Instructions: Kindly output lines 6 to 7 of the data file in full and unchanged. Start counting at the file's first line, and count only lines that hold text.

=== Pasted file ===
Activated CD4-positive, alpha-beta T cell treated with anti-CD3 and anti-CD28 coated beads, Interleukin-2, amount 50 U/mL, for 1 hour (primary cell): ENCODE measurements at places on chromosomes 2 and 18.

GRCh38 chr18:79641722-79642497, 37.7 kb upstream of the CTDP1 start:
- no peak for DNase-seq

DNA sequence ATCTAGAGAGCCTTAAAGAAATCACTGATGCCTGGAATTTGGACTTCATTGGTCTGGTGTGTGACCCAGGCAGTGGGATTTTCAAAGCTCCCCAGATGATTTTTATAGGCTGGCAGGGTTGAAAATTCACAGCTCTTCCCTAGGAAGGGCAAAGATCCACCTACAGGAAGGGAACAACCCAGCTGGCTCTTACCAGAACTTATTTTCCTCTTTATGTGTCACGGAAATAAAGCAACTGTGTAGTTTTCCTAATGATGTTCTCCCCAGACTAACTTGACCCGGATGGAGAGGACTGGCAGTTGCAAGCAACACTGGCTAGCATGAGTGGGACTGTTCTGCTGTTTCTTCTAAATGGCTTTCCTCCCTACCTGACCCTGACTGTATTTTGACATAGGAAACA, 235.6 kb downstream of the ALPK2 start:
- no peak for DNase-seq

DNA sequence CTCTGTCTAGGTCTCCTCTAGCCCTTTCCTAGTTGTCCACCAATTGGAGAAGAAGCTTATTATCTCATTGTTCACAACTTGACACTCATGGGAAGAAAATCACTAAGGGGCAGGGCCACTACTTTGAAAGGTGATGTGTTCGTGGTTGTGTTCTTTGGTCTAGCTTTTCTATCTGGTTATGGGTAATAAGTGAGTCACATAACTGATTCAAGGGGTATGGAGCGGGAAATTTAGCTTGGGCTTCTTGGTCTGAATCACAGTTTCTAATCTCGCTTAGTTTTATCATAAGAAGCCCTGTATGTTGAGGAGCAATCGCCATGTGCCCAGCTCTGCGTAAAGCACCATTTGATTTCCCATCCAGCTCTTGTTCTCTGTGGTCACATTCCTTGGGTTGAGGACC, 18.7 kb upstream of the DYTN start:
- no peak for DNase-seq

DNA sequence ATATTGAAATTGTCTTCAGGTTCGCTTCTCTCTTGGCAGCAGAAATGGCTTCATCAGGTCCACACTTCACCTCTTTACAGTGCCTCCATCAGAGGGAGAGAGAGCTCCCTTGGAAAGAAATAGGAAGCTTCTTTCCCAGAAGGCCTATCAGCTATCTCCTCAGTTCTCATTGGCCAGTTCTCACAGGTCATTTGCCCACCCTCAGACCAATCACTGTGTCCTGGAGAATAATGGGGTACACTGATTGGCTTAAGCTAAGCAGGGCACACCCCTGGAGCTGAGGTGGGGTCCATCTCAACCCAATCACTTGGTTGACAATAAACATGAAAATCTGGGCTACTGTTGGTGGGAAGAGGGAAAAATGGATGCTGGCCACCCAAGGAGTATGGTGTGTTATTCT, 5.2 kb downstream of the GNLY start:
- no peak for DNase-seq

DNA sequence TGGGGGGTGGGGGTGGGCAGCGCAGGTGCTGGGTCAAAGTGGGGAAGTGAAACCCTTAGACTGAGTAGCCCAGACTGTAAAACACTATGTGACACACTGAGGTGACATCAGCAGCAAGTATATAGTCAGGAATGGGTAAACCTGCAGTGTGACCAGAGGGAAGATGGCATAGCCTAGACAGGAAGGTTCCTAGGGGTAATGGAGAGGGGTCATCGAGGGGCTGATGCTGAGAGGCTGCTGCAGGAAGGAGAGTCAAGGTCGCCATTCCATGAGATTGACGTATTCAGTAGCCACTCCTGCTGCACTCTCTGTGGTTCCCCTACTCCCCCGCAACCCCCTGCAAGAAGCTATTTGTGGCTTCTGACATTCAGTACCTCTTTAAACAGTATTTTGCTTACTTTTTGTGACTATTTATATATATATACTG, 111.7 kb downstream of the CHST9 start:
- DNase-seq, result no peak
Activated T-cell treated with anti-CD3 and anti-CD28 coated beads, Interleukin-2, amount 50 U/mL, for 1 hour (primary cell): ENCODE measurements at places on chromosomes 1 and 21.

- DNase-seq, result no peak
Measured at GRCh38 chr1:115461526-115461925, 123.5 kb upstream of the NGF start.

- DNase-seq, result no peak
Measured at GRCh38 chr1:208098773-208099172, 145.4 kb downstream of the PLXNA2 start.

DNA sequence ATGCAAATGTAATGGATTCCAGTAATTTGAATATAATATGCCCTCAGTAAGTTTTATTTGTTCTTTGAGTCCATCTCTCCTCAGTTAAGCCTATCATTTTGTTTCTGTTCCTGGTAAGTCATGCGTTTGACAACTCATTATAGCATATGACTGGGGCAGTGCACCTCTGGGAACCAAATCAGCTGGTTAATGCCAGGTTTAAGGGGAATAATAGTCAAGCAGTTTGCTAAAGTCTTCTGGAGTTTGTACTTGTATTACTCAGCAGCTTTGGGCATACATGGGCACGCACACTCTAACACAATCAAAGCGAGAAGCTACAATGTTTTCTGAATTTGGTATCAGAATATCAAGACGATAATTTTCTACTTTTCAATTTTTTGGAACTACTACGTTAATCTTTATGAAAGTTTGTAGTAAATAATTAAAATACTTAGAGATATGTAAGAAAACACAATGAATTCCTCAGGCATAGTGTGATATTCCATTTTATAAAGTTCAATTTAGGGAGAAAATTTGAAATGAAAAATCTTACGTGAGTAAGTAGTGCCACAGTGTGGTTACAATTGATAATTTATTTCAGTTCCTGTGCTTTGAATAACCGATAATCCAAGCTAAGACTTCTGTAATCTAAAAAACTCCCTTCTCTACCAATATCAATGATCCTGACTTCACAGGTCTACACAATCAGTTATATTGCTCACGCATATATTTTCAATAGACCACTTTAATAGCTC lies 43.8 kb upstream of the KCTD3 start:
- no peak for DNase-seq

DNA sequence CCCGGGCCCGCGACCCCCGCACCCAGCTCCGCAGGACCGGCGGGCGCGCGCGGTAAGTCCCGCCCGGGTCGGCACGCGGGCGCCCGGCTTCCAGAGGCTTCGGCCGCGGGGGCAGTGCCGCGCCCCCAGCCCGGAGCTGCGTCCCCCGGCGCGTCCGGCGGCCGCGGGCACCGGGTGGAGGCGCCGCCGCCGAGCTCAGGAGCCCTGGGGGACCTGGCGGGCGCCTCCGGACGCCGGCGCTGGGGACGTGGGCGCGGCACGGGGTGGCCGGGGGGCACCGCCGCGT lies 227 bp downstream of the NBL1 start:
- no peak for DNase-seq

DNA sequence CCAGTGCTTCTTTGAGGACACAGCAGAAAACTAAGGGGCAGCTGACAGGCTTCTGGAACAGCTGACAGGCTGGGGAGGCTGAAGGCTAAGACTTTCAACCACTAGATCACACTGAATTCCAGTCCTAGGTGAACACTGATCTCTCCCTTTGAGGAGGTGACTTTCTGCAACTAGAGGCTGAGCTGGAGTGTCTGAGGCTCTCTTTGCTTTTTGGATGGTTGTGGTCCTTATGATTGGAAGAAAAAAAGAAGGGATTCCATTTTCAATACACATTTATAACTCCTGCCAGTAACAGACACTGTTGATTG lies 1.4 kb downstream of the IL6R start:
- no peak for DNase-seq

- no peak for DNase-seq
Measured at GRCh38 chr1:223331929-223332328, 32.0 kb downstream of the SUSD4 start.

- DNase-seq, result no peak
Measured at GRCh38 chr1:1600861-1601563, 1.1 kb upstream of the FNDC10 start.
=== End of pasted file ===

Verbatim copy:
DNA sequence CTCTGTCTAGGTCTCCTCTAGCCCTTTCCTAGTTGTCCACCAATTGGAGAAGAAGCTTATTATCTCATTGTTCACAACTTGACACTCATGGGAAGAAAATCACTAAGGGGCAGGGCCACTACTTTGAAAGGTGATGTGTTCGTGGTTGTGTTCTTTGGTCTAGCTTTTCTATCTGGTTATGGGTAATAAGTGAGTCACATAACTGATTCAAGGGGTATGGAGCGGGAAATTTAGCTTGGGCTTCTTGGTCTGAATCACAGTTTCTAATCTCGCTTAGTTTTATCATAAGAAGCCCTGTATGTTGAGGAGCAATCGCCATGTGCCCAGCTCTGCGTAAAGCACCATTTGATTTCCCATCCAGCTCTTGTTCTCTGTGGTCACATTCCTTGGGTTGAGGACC, 18.7 kb upstream of the DYTN start:
- no peak for DNase-seq